Did Charlie Crist sell judgeships; will he do so again?

Former Florida governor Charlie Crist sold judicial nominations, according to his former fundraiser and confidant Scott Rothstein. Rothstein, who made his accusations against Crist under oath, pleaded guilty several years ago to running a $1.4 billion Ponzi scheme.

According to Rothstein, he had a “quid pro quo” relationship with Crist. In exchange for campaign contributions, Crist named judges to the bench in Broward County who would rule favorably for Rothstein’s law firm.

Even if Rothstein’s allegation is not true, Crist is still a sleaze. As we have noted, the former Republican has changed his position on nearly every important issue in order to run for governor as a Democrat, having been cast aside by the GOP some time ago. You can find a catalogue of Crist’s major reversals here.

Crist denies Rothstein’s allegation and notes that Rothstein is a criminal. But it was Crist who made Rothstein his associate. That lack of judgment alone should give Florida voters pause.

They should also pause because in Crist’s current campaign his chief fundraiser is once again a law firm with a strong interest in judicial appointments. This time around, it is the personal injury firm of Morgan & Morgan.

A reader with strong connections to the Florida legal community tells me the following:

Charlie Crist is bought and paid for by John Morgan, the plaintiff’s personal injury lawyer who has spent more on advertising than any other lawyer in the history of the state. Charlie has been “working” for Morgan & Morgan for a few years now. His pay is not known, but I am willing to bet my mortgage that he has not tried a case for the firm (Crist flunked the bar twice, did eventually pass and practiced law briefly before running for the state legislature). . . .

Morgan claims that Charlie is a rainmaker, but you have to doubt that: Morgan & Morgan spends millions every year on advertising and there is little chance that Charlie earns his salary bringing in clients. Rather, Morgan hopes that Crist will get elected governor and: a) spearhead “tort reform” to make it easier for plaintiffs to sue; and b) appoint plaintiff-friendly judges.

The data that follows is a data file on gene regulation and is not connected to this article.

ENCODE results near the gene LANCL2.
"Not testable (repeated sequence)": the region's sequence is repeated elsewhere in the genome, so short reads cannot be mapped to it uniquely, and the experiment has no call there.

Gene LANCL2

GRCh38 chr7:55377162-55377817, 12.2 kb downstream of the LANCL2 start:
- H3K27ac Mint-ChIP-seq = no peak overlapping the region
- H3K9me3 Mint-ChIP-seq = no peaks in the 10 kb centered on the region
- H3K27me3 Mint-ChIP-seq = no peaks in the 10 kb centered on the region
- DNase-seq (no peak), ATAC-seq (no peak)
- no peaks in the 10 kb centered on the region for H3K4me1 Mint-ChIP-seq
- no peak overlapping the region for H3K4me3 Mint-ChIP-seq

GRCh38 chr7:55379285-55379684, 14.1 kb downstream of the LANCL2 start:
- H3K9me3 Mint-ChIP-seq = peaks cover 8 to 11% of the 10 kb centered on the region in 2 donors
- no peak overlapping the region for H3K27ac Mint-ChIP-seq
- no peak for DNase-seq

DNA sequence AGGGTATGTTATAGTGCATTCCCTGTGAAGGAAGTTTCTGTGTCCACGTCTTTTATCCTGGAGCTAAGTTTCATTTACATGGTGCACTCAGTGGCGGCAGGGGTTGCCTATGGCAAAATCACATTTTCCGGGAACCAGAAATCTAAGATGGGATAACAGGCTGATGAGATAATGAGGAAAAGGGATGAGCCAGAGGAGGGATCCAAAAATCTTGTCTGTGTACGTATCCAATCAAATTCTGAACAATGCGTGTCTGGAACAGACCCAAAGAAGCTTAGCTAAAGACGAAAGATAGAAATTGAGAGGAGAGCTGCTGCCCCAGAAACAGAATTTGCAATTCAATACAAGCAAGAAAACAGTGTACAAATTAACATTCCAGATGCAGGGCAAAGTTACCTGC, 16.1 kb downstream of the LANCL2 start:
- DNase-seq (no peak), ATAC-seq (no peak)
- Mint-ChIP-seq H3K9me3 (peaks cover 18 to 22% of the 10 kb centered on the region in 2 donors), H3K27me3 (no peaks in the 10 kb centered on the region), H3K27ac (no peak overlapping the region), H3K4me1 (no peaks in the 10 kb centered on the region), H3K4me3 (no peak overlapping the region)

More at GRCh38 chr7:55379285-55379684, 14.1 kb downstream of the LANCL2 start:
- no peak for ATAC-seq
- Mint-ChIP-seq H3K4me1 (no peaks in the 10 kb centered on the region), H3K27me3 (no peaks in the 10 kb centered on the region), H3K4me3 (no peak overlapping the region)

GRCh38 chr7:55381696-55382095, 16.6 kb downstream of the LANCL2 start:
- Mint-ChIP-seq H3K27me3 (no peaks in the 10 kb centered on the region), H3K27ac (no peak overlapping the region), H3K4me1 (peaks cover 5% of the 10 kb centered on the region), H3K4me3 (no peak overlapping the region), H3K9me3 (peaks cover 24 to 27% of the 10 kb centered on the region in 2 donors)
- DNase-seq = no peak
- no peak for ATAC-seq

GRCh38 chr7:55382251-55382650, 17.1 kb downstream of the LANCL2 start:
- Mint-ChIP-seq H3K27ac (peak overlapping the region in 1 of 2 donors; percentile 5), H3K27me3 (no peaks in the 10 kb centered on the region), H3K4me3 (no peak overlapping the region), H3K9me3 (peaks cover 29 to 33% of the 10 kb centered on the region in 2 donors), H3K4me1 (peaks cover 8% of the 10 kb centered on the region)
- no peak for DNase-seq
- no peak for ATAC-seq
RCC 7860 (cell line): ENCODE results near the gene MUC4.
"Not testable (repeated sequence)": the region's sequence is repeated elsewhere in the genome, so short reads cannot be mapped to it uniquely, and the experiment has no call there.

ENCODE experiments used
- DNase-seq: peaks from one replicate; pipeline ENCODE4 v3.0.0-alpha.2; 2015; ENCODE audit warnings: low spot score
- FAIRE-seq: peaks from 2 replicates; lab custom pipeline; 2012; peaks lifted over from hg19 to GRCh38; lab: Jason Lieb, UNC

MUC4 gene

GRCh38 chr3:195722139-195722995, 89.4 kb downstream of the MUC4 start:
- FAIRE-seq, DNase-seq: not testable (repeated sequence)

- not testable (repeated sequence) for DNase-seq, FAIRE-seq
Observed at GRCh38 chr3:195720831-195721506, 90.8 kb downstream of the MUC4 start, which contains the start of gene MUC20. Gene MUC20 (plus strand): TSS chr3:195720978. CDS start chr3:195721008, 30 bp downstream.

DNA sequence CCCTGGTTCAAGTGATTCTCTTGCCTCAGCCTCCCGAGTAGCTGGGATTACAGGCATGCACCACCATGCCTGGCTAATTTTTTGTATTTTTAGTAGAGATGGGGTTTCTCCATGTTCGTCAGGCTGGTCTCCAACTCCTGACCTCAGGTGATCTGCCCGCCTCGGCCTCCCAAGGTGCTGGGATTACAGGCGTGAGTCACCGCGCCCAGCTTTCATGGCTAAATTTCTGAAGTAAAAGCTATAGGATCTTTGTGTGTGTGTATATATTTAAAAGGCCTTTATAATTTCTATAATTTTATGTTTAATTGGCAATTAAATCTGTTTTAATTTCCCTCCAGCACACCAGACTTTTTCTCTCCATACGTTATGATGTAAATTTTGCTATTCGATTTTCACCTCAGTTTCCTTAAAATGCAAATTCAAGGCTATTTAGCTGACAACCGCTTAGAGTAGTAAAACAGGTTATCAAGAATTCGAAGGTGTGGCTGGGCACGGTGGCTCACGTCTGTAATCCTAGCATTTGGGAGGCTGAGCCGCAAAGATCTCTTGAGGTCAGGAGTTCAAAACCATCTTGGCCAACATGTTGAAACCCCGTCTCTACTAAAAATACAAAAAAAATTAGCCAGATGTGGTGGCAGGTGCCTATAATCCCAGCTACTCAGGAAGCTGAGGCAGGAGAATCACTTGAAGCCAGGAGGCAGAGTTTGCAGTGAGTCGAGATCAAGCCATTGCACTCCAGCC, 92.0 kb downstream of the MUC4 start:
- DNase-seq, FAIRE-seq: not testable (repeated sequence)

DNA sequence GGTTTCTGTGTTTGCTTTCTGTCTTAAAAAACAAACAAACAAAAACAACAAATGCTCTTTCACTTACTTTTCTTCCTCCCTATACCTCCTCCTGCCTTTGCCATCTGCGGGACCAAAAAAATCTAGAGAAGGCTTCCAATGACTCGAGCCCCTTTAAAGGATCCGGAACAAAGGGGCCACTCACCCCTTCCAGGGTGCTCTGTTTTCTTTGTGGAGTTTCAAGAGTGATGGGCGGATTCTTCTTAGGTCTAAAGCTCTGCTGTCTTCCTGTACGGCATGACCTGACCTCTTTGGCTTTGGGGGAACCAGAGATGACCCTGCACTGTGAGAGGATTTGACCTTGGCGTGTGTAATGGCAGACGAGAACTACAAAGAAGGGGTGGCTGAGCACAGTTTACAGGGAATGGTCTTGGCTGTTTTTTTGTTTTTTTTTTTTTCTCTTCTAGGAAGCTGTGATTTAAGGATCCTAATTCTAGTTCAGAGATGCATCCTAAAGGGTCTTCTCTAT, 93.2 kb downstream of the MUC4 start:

The “tort reform” is unlikely (the Florida legislature is controlled by Republicans right now), but Morgan will get a significant return on his investment with the judicial appointments. Businesses and insurance companies will be watching the race closely because if Morgan’s puppet is elected, Florida’s legal system will shift profoundly toward the plaintiff’s side of the bar.

Morgan got interested in Crist when Crist ran for governor against Jim Davis, a moderate Democrat with a solid track record in Congress and more than a decade of real legal experience with well-reputed firms. . . . A few years ago, I heard the inside story from a friend who is heavily involved in lobbying and Democratic party politics. Apparently Morgan got very upset with Davis because Jim’s brother Cody, also a real lawyer, had sued Morgan & Morgan for alleged negligent hiring of a private investigator who caused a multi-vehicle auto accident involving serious injuries and one death, which the firm settled for a confidential amount. So, Morgan put his rather substantial fundraising power behind Crist and got him elected in a very close race.

Morgan is now trying to stack the deck further by supporting a medical marijuana constitutional amendment. The Tampa Tribune just ran an article suggesting that Morgan is all about the pot proposal in an attempt to increase Democratic voter turnout. The money that Morgan is investing in the medical marijuana initiative and the Crist campaign is a drop in the bucket compared to what Morgan will make if he can appoint two or three Florida Supreme Court judges to rule “for the people” (Morgan’s tag line) on a consistent basis.

(Emphasis added)

We have no personal knowledge of the details of Crist’s practice at Morgan & Morgan or of the circumstances surrounding John Morgan’s support of Crist in his race against Jim Davis. But there is no doubt that in this year’s race, Crist is backed to the hilt by trail lawyers with a massive interest in Florida judicial appointments.

It’s hard to believe that, this time around, the people of Florida will elect a reinvented, transparently phony mediocrity like Crist even apart from questions of corruption. However, in recent polling Crist has led governor Rick Scott by an average of around six points.

Perhaps Rothstein’s allegations will influence the polls, or at least lead to closer scrutiny of the indisputable connection between Crist and Morgan, along with its obvious and troubling implications.

NOTE: Portions of this post have been changed slightly from the original version.


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